As higher rental income offsets higher interest charges, the question becomes one of duration in a bond sense. For those unfamiliar, duration is essentially a measure of how far into the future a bond’s weighted average remaining cash flow will be.
Extrapolating this to the company level, a company with an asset duration longer than the liability duration will be penalized by rising rates, while a company with an asset duration shorter than the duration of liabilities will generally be helped by rising rates.
In this regard, REITs and the S&P have done a good job of ending their debt and locking it in at fixed rates.
As of August 2022, the weighted average term to maturity of REIT debt was 87 months and nearly 90% of REIT debt is fixed rate.
This gives quite a large window for the income side of the equation to come into play. Real estate itself is a very long-term asset, with well-maintained buildings lasting centuries in some cases and at least 40 years. for just about every type of real estate. domain. This long asset life is often confused with REITs having long-lived assets.
The term of a REIT’s income is not the life of the asset, but rather the current term of the lease. Over the next 7 years, before REIT debt has a chance to increase, REITs will be able to reset the majority of their earnings at the now significantly higher market rate.
REITs are a low duration asset with longer duration debt. This is good for a rising rate environment in terms of bottom line.
Theory #3: Capital Flows Will Hurt REITs – Largely True and Probably the Reason REITs Have Fallen So Much
There are significant differences between the REIT and S&P investor bases.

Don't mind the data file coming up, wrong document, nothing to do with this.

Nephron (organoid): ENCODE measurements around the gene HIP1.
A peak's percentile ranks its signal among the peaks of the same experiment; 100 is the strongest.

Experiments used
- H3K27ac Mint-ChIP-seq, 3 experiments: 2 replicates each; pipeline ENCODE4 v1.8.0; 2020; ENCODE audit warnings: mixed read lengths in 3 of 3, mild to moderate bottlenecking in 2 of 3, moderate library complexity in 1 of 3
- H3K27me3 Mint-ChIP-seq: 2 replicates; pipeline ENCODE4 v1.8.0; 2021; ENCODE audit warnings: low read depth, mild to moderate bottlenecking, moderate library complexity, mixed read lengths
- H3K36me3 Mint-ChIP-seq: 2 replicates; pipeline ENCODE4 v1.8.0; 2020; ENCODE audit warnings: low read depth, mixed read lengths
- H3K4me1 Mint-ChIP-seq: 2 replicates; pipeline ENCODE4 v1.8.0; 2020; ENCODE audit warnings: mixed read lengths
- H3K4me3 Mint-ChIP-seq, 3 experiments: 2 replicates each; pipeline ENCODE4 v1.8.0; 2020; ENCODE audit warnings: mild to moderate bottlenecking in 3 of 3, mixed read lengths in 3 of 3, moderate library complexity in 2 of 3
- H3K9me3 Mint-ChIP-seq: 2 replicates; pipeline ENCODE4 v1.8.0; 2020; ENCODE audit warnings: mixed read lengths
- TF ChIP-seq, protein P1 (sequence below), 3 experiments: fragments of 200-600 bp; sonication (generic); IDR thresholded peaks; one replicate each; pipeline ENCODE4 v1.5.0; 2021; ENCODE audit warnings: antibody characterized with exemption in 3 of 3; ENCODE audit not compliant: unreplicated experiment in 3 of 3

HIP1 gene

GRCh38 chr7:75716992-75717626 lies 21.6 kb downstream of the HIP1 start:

For starters, 80% of S&P is held by institutions, while REITs are closer to 60%.
Note that in both cases, institutional ownership counts ETFs even if the ultimate owners of those ETFs are at least partially retail investors. So the number for both is significantly lower, but even after adjusting REITs still have significantly more retail investors.
Retail investors are the most educated they have ever been in the market, but they still don’t quite have the level of knowledge and experience that institutional investors have. As such, they are more likely to buy or sell for non-fundamental reasons. This could potentially explain why REITs have more volatility both upside and downside, despite REITs’ underlying cash flows being slightly more stable than the S&P.
Another big difference in the investor base is that a large portion of REIT investors are income investors. Given that REITs have a significantly higher dividend yield at 3.77% compared to the S&P at 1.69%, this makes sense as an income vehicle.
However, it also means that REITs compete more directly with bonds for the portion of investors who primarily seek investment income. So, as bonds become more attractive due to rising rates, this could lead to capital flows from REITs into bonds.
I suspect it already is.
Investors of course have a variety of risk tolerance levels. When interest rates were close to zero, even some of the most risk averse were likely forced out of their comfort zones as Treasuries provided negative real returns. Many likely ended up in REITs as a substitute for higher-yielding bonds, given the predictable nature of cash flows.
In 2022, as rates soared, this trend likely reversed. On 9/22/22, approximately $60 million exited the Vanguard Real Estate ETF (VNQ)
Data for 9/26/22 is not yet available, but I suspect it’s even worse.
I have summarized the 3 main theories as to why REITs are suffering in this environment in a chart.
REITs are highly leveraged
REIT debt levels are in line with the broader market
Rising rates will hurt REIT earnings
Interest charges will be offset by higher rental income, which comes into effect sooner than debts decrease their fixed rates
Capital flows out of REITs due to bond-like composition
This makes rational sense, and there is preliminary data showing ETF REIT outflows.
how i play it
Fully acknowledging that fund flows could drive another downside, I think it’s worth emphasizing that fund flows are not a fundamental factor.
In other words, the market may continue to sell REITs if rates continue to rise, but rising rates don’t actually hurt the earning power of REITs. As such, fundamental strength could cause REITs to rebound strongly from the artificially depressed level. I’m not smart enough to time the bottom, so I won’t try.
Prices are well below fundamentals and the outlook for rental rates remains solid, so I remain fully invested in REITs.